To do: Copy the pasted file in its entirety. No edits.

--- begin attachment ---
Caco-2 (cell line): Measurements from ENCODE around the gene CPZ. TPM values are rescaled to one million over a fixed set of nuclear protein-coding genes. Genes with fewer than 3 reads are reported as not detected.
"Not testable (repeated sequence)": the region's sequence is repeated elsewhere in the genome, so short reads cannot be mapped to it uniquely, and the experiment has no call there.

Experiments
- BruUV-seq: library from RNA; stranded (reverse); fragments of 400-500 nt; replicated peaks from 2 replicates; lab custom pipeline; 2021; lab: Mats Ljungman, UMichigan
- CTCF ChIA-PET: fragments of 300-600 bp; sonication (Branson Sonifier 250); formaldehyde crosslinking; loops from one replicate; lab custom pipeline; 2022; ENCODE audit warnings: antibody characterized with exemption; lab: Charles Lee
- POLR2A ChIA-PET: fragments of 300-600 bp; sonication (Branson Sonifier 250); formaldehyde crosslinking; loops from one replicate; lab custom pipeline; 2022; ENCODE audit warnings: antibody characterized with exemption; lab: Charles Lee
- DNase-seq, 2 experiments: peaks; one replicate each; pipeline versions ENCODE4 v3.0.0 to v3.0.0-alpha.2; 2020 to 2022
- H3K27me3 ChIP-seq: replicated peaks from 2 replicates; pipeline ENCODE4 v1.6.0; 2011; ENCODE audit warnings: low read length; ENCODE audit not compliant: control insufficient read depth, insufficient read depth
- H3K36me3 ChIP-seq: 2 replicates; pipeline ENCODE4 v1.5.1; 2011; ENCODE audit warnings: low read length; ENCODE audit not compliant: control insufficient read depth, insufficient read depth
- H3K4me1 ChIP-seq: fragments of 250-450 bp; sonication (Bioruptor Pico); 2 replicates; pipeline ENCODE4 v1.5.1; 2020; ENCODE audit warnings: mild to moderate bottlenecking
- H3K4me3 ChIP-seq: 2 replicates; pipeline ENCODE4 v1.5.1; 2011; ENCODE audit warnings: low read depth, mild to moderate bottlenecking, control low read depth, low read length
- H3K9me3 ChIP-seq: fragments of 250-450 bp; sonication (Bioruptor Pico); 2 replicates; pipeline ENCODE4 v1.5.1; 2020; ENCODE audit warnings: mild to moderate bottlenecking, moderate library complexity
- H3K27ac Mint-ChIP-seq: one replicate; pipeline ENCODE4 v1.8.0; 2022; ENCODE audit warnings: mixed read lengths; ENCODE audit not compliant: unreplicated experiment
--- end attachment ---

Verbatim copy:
Caco-2 (cell line): Measurements from ENCODE around the gene CPZ. TPM values are rescaled to one million over a fixed set of nuclear protein-coding genes. Genes with fewer than 3 reads are reported as not detected.
"Not testable (repeated sequence)": the region's sequence is repeated elsewhere in the genome, so short reads cannot be mapped to it uniquely, and the experiment has no call there.

Experiments
- BruUV-seq: library from RNA; stranded (reverse); fragments of 400-500 nt; replicated peaks from 2 replicates; lab custom pipeline; 2021; lab: Mats Ljungman, UMichigan
- CTCF ChIA-PET: fragments of 300-600 bp; sonication (Branson Sonifier 250); formaldehyde crosslinking; loops from one replicate; lab custom pipeline; 2022; ENCODE audit warnings: antibody characterized with exemption; lab: Charles Lee
- POLR2A ChIA-PET: fragments of 300-600 bp; sonication (Branson Sonifier 250); formaldehyde crosslinking; loops from one replicate; lab custom pipeline; 2022; ENCODE audit warnings: antibody characterized with exemption; lab: Charles Lee
- DNase-seq, 2 experiments: peaks; one replicate each; pipeline versions ENCODE4 v3.0.0 to v3.0.0-alpha.2; 2020 to 2022
- H3K27me3 ChIP-seq: replicated peaks from 2 replicates; pipeline ENCODE4 v1.6.0; 2011; ENCODE audit warnings: low read length; ENCODE audit not compliant: control insufficient read depth, insufficient read depth
- H3K36me3 ChIP-seq: 2 replicates; pipeline ENCODE4 v1.5.1; 2011; ENCODE audit warnings: low read length; ENCODE audit not compliant: control insufficient read depth, insufficient read depth
- H3K4me1 ChIP-seq: fragments of 250-450 bp; sonication (Bioruptor Pico); 2 replicates; pipeline ENCODE4 v1.5.1; 2020; ENCODE audit warnings: mild to moderate bottlenecking
- H3K4me3 ChIP-seq: 2 replicates; pipeline ENCODE4 v1.5.1; 2011; ENCODE audit warnings: low read depth, mild to moderate bottlenecking, control low read depth, low read length
- H3K9me3 ChIP-seq: fragments of 250-450 bp; sonication (Bioruptor Pico); 2 replicates; pipeline ENCODE4 v1.5.1; 2020; ENCODE audit warnings: mild to moderate bottlenecking, moderate library complexity
- H3K27ac Mint-ChIP-seq: one replicate; pipeline ENCODE4 v1.8.0; 2022; ENCODE audit warnings: mixed read lengths; ENCODE audit not compliant: unreplicated experiment